Central Asia Webinar

Webinar series in partnership with:

CENTRAL ASIA BORDER CHALLENGES

Wednesday 28th October

7.30am EST / 12.30pm UK / 1.30pm CET

Through the organization of a series of geographic-focused webinars the United Nations Counter-Terrorism Centre (UNCCT), in partnership with Border Security Report and the World Border Security Congress (WBSC), as well as with key Global Compact, regional and national experts, aims to virtually delve into region-specific contexts and explore threat landscapes, border security and management challenges, and discuss response measures and mechanisms related to countering terrorism and trans-national organized crime.

Within Central Asia major security threats include proximity to conflict areas, the production and trafficking of illicit drugs and arms trafficking. Central Asia is also affected by unresolved territorial disputes, which undermines the capacity of States to cooperate in countering the terrorist threat. Remote control points and difficult terrain and a lack of resources further undermines States’ capacity to secure and manage their borders. Central Asia faces key challenges at developing and coordinating intelligence and information sharing at borders using both conventional and non- conventional means, strengthening overall interdiction capacities through the development of cross border liaison mechanisms between Central Asia and Afghanistan, and developing operating standards for the “green border” in this sensitive region.

Conflict and sectarian violence in various regions throughout the world in recent years has exacerbated the security challenges faced by many States. Recent massive migratory movements formed by economic migrants and asylum seeker has also added to States’ challenges in effectively managing their borders. Terrorist groups and foreign terrorist fighters (FTFs) continue to exploit weaknesses in border infrastructure and control capacities and illegally cross porous borders to traffic small arms and light weapons (SALW), munitions and explosives, drugs, chemical, biological, radiological and nuclear (CBRN) weapons and dual-use materials and other licit and illicit goods, as well as to travel from and to areas of conflict. All these factors increase the vulnerability of affected populations regionally and locally, ultimately threatening global peace and security.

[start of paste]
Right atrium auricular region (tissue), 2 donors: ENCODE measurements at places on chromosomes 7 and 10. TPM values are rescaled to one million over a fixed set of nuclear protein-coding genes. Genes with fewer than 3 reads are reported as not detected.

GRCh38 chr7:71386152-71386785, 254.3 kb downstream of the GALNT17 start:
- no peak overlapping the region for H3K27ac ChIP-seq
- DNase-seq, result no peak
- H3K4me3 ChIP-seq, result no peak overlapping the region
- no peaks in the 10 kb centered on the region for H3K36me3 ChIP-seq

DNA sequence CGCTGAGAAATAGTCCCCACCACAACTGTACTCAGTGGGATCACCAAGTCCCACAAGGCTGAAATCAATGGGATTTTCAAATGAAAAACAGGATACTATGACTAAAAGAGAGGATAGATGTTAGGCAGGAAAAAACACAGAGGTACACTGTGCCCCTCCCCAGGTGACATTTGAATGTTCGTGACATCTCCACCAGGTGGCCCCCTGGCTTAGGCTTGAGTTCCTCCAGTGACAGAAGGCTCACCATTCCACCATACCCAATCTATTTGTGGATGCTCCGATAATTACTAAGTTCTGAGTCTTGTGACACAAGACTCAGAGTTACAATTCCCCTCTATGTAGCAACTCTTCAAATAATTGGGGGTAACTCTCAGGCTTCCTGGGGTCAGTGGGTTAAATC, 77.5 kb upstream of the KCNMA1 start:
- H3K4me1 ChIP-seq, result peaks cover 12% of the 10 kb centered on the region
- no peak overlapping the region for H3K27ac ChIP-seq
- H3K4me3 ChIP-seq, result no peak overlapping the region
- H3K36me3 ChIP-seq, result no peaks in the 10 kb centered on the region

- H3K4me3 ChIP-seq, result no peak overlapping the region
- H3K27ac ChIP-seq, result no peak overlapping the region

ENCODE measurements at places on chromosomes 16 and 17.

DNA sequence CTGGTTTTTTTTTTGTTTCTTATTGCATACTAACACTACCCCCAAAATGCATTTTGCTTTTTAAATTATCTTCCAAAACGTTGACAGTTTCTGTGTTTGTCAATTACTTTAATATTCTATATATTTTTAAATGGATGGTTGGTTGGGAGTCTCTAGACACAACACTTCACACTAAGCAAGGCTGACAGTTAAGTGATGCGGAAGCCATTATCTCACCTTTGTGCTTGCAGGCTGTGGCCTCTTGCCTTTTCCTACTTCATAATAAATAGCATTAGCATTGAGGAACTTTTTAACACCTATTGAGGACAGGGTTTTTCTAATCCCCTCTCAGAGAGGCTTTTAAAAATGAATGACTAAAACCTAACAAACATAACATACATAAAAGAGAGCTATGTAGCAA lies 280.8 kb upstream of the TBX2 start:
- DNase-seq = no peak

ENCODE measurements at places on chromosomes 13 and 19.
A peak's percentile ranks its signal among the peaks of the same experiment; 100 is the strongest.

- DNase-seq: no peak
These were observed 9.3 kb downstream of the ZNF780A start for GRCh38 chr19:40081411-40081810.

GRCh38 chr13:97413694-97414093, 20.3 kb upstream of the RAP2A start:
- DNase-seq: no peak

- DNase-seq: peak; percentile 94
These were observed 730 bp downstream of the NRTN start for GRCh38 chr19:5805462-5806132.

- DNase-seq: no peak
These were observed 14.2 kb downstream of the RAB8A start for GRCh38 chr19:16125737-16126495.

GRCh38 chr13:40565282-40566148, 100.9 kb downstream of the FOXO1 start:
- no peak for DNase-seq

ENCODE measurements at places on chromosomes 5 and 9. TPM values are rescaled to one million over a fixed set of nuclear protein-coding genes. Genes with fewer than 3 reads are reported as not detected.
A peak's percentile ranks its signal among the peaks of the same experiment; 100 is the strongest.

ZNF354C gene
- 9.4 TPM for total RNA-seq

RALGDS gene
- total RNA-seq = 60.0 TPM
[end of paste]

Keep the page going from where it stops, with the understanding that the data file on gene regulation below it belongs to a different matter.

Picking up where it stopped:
While the threat of terrorism is global, the security landscapes as well as border management-related gaps and challenges faced by States are both varied and influenced by a wide range of different geographic, political, economic, and social factors. It is therefore critically important that global efforts to counter terrorism recognize, understand, and take into consideration the varied geographic contexts in responding to the gaps and challenges faced by States.

Furthermore, the outbreak of the of Coronavirus disease 2019 (COVID-19) and related public health response measures has had an unprecedented global impact. As with the threat of terrorism, the impacts of COVID-19 – both in the short and longer terms, are unlikely to be experienced consistently by all States or across all regions. States’ responses to the COVID-19 pandemic have varied, many have either declared a state of emergency or invoked exceptional powers in an attempt to limit the spread of the virus, significantly impacting cross-border trade and travel. Understanding how this evolving global health threat and measures to contain intersects with terrorism and transnational crime at the regional and national levels will also be critically important.